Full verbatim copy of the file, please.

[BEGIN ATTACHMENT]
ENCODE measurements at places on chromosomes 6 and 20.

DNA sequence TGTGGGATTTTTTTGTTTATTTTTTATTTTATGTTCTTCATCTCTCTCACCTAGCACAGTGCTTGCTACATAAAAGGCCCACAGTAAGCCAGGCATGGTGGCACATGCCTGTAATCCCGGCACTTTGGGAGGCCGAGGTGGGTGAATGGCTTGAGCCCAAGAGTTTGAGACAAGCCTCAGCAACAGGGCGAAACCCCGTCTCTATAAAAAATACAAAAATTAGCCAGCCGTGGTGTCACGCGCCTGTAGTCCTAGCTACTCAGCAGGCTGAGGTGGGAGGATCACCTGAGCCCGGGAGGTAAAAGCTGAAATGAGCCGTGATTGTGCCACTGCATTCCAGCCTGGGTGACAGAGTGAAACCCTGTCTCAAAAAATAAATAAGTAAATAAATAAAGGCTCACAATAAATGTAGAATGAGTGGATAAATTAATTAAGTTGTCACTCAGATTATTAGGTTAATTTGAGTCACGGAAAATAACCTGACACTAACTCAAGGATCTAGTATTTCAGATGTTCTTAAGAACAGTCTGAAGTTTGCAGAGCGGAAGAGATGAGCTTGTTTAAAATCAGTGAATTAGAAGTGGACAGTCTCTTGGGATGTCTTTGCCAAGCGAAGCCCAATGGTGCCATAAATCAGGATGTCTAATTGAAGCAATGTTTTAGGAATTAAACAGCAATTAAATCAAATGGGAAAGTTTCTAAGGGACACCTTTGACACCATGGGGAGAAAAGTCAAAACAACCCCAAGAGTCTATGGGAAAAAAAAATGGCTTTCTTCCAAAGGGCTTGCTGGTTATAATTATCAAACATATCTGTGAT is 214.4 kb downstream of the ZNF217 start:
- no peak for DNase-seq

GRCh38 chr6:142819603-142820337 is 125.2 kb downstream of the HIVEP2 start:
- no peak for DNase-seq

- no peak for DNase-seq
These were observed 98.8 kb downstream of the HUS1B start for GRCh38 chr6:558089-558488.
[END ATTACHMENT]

ENCODE measurements at places on chromosomes 6 and 20.

DNA sequence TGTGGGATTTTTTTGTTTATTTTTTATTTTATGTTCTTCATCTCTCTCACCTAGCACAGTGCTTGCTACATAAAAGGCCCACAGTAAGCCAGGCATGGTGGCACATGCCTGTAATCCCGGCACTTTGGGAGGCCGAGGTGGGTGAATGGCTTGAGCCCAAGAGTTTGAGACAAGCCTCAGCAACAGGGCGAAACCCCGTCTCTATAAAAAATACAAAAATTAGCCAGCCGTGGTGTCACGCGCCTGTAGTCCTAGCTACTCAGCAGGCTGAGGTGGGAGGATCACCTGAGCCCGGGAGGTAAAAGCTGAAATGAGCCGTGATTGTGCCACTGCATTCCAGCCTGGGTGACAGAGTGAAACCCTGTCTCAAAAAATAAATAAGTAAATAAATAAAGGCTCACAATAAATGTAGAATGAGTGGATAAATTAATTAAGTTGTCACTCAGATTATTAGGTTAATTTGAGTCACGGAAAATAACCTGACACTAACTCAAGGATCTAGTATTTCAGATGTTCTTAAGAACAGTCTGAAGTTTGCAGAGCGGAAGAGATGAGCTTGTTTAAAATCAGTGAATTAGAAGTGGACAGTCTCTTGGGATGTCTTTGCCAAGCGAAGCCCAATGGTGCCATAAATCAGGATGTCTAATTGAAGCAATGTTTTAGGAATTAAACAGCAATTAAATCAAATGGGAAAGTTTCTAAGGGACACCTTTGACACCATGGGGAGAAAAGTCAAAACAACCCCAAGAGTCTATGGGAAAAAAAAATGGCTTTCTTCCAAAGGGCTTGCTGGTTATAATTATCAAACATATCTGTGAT is 214.4 kb downstream of the ZNF217 start:
- no peak for DNase-seq

GRCh38 chr6:142819603-142820337 is 125.2 kb downstream of the HIVEP2 start:
- no peak for DNase-seq

- no peak for DNase-seq
These were observed 98.8 kb downstream of the HUS1B start for GRCh38 chr6:558089-558488.